Co-sponsor of SJ 30


Senator Evan Bayh (D-IN)
(202) 224-5623
He has not taken an official position.

Senator Richard Lugar (R-IN)
(202) 224-4814
He has not taken an official position.


Senator Chuck Grassley (R-IA)
Senate Judiciary Committee Member
(202) 224-3744
He would support the Federal Marriage Amendment if necessary.

Senator Tom Harkin (D-IA)
(202) 224-3254
He opposes the Federal Marriage Amendment.


Senator Sam Brownback (R-KS)
(202) 224-6521
He supports the Federal Marriage Amendment.
Co-sponsor of SJ 30

Senator Pat Roberts (R-KS)
(202) 224-4774
He expressed tentative support for the Federal Marriage Amendment


Senator Jim Bunning (R-KY)
(202) 224-4343
He supports a constitutional amendment, but he would like stronger language which would also prohibit civil unions.

Senator Mitch McConnell (R-KY)
(202) 224-2541
He supports the Federal Marriage Amendment.
Co-sponsor of SJ 30


Senator John Breaux (D-LA)
(202) 224-4623
He opposes the Federal Marriage Amendment.

Senator Mary Landrieu (D-LA)
(202) 224-5824
She opposes the Federal Marriage Amendment.


Senator Susan Collins (R-ME)
(202) 224-2523
She believes the Federal Marriage Amendment is premature while the Defense of Marriage Act is in effect.

Senator Olympia Snowe (R-ME)
(202) 224-5344
She believes the Federal Marriage Amendment is premature while the Defense of Marriage Act is in effect.


Senator Barbara Mikulski (D-MD)
(202) 224-4654
She is opposed to the Federal Marriage Amendment.

Senator Paul Sarbanes (D-MD)
(202) 224-4524
He has not taken an official position on the issue.


Senator Edward Kennedy (D-MA)
Senate Judiciary Committee Member
(202) 224-4543
He opposes the Federal Marriage Amendment.

Senator John Kerry (D-MA)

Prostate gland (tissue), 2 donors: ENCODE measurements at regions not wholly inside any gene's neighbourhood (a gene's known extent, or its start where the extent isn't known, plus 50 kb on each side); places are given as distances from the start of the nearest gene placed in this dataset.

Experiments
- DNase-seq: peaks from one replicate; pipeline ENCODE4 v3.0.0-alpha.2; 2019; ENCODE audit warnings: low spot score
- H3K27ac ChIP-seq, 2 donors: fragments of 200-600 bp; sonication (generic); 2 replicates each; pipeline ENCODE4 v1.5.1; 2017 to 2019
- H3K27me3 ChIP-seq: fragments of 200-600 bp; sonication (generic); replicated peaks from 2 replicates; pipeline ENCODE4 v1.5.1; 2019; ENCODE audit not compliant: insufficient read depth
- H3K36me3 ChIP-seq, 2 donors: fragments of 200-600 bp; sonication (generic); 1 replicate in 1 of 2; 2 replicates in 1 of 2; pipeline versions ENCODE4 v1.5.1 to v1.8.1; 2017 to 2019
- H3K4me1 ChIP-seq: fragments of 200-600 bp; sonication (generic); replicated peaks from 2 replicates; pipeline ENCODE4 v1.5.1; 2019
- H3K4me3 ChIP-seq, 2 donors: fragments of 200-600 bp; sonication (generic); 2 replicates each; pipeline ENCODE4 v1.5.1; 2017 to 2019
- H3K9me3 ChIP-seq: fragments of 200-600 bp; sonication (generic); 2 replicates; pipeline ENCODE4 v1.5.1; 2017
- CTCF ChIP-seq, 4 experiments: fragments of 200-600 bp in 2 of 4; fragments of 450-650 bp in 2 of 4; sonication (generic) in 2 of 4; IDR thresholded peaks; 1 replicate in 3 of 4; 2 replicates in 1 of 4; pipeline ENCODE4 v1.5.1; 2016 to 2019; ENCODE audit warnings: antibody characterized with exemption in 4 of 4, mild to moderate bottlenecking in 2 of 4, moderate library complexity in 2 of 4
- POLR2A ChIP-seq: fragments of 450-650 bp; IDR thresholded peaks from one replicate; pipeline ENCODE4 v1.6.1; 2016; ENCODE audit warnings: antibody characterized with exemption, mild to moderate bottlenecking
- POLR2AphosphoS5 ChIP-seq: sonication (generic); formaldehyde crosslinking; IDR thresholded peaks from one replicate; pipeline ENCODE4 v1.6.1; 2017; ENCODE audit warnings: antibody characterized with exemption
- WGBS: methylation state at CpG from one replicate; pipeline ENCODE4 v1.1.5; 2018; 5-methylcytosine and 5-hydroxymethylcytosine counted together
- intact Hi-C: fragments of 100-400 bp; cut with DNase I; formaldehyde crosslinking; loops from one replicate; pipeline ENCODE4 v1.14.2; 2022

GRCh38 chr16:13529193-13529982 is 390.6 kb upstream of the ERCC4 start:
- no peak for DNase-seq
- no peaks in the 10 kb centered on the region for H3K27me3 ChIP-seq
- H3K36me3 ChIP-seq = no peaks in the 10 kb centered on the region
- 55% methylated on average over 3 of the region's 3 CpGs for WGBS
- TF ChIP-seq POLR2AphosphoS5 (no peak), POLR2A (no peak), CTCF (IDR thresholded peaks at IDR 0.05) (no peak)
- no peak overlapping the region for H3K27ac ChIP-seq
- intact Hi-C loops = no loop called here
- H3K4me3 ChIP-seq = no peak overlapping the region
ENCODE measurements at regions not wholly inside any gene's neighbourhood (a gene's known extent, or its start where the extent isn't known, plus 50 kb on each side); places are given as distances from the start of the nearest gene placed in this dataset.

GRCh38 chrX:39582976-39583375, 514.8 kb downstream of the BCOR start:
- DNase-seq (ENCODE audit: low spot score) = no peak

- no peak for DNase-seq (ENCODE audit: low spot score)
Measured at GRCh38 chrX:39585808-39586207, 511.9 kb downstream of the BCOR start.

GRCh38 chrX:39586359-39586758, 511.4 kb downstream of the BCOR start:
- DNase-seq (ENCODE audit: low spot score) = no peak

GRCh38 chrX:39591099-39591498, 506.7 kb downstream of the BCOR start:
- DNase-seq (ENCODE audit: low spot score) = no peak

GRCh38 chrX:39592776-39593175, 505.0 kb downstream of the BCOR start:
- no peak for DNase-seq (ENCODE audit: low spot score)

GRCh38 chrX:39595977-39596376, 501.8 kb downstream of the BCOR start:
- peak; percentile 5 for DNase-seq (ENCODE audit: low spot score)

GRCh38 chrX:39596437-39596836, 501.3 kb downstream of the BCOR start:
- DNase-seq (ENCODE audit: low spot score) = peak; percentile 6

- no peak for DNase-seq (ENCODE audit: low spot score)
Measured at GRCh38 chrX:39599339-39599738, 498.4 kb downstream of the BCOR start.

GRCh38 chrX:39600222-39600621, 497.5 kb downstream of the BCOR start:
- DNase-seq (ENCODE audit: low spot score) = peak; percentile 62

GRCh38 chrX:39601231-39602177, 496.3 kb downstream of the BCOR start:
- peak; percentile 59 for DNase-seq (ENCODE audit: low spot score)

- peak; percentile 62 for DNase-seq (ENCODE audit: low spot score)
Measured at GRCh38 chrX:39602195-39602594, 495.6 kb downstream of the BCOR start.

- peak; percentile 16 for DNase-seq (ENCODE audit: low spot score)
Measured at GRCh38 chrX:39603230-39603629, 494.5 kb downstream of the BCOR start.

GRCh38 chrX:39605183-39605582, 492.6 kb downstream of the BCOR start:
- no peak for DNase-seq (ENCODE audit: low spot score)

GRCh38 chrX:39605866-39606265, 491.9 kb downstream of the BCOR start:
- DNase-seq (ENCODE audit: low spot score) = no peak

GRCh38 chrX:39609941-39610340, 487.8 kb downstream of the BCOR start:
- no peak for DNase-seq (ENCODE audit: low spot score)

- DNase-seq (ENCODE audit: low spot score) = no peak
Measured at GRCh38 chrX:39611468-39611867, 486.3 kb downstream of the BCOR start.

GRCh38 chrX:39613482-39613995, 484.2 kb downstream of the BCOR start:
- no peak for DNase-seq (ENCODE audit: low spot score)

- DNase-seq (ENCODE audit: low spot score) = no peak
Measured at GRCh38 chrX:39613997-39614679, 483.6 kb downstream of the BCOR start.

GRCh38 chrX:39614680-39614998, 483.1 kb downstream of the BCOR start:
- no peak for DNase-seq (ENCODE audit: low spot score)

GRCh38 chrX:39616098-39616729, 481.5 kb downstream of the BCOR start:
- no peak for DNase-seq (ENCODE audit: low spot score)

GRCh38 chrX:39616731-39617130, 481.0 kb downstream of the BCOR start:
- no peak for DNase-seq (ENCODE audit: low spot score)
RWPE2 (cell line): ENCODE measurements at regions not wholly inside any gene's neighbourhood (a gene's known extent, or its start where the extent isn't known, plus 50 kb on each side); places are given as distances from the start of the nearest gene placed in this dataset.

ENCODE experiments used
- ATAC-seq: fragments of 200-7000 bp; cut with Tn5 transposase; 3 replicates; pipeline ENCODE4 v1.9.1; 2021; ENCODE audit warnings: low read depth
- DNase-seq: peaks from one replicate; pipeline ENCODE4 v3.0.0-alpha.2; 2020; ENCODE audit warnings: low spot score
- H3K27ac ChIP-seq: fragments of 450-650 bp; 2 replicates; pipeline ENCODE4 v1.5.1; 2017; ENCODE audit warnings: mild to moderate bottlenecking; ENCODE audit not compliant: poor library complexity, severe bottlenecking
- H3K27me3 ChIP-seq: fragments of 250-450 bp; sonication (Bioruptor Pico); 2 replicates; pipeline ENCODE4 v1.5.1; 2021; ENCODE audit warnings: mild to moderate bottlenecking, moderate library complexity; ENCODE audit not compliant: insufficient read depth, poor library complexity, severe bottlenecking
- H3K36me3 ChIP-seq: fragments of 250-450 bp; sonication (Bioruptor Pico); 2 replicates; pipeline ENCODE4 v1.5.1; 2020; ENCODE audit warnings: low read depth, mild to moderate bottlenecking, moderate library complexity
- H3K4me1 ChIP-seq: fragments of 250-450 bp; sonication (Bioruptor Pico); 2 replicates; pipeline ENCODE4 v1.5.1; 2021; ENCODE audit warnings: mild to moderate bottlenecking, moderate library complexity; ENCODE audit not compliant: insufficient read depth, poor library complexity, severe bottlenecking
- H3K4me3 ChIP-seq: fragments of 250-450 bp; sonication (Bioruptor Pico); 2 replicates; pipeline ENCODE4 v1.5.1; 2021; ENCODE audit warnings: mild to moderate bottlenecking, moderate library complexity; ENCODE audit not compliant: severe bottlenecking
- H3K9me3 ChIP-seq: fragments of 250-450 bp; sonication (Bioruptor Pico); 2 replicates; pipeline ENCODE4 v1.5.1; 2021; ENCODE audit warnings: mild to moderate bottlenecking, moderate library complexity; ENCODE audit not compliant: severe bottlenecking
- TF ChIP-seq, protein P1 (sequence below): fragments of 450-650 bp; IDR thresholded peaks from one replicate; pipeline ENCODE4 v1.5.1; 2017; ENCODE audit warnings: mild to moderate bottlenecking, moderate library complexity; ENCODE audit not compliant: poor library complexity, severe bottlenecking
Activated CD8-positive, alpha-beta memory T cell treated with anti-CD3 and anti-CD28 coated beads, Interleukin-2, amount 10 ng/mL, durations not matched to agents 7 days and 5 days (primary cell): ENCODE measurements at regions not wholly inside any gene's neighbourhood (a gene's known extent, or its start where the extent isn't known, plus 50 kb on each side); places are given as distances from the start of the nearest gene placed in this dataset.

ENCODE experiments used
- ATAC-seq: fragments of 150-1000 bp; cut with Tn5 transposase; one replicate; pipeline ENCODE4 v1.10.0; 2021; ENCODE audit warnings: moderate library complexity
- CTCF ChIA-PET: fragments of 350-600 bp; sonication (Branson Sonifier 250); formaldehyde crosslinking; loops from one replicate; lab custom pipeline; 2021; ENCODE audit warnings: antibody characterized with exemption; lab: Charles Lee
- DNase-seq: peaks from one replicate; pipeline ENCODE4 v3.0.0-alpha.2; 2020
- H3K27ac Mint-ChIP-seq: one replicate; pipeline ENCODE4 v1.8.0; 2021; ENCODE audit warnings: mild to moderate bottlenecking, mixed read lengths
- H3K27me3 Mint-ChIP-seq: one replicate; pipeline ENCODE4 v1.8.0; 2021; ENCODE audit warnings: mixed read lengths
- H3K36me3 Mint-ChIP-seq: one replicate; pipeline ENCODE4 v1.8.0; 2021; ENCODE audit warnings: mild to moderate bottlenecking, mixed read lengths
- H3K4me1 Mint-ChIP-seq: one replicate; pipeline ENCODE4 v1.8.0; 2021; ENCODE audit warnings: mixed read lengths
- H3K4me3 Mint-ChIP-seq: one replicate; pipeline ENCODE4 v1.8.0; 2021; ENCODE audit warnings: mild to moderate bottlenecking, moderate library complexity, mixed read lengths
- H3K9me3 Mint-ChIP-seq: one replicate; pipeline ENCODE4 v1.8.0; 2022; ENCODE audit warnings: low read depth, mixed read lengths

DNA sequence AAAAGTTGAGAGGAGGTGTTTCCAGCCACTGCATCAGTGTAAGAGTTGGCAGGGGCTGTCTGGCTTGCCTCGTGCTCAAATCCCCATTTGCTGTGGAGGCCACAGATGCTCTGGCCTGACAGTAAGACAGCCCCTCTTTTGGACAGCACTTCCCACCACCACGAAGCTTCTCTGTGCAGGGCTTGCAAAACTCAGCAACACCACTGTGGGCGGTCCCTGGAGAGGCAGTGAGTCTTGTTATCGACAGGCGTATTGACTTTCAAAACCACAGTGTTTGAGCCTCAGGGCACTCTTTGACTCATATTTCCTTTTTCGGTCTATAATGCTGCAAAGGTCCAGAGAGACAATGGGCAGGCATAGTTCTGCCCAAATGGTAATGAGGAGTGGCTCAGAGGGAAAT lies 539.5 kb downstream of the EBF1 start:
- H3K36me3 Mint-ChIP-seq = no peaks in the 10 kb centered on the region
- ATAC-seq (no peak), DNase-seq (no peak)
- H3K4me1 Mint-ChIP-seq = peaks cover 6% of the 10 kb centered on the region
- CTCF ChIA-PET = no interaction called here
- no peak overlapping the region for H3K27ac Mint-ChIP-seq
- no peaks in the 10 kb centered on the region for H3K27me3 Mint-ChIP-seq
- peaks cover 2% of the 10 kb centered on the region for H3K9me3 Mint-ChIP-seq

(202) 224-2742
He opposes the Federal Marriage Amendment.


Senator Carl Levin (D-MI)
(202) 224-6221
He opposes the Federal Marriage Amendment.

Senator Debbie Stabenow (D-MI)
(202) 224-4822
She has not taken an official position.


Senator Norm Coleman (R-MN)
(202) 224-5641
He would support a constitutional marriage amendment but has not publicly endorsed the current proposals.

Senator Mark Dayton (D-MN)
(202) 224-3244
He is opposed to the Federal Marriage Amendment.


Senator Thad Cochran (R-MS)
(202) 224-5054
He would support a marriage amendment, but he wants the language to approve of civil unions.

Senator Trent Lott (R-MS)
(202) 224-6253
He supports the Federal Marriage Amendment.
Co-sponsor of SJ 30


Senator Christopher Bond (R-MO)
(202) 224-5721
He supports the Federal Marriage Amendment.

Senator James Talent (R-MO)
(202) 224-6154
He supports the Federal Marriage Amendment.
Co-sponsor of SJ 30


Senator Max Baucus (D-MT)
(202) 224-2651
He has stated that his support is unlikely.

Senator Conrad Burns (R-MT)
(202) 224-2644
Senator Burns claims a 90% likelihood of support.


Senator Chuck Hagel (R-NE)
(202) 224-4224
His office was still taking comments and suggestions and seemed to indicate that he had not developed an official position. However, when asked by MSNBC’s Chris Matthews if he would support the Federal Marriage Amendment, he replied, “No. I think the Constitution of the United States is not for those reasons.”

Senator Ben Nelson (D-NE)
(202) 224-6551
He opposes the Federal Marriage Amendment, claiming that a marriage amendment would infringe on states’ rights.


Senator John Ensign (R-NV)
(202) 224-6244
He is on the fence — “duly considering” the Federal Marriage Amendment.

Senator Harry Reid (D-NV)
(202) 224-3542
He stated that the Federal Marriage Amendment is “neither appropriate nor necessary.”

New Hampshire

Senator Judd Gregg (R-NH)
(202) 224-3324
He has not developed an official position.

Senator John Sununu (R-NH)
(202) 224-2841
He is opposed to the Federal Marriage Amendment.

New Jersey

Senator John Corzine (D-NJ)
(202) 224-4744
He is opposed to the Federal Marriage Amendment.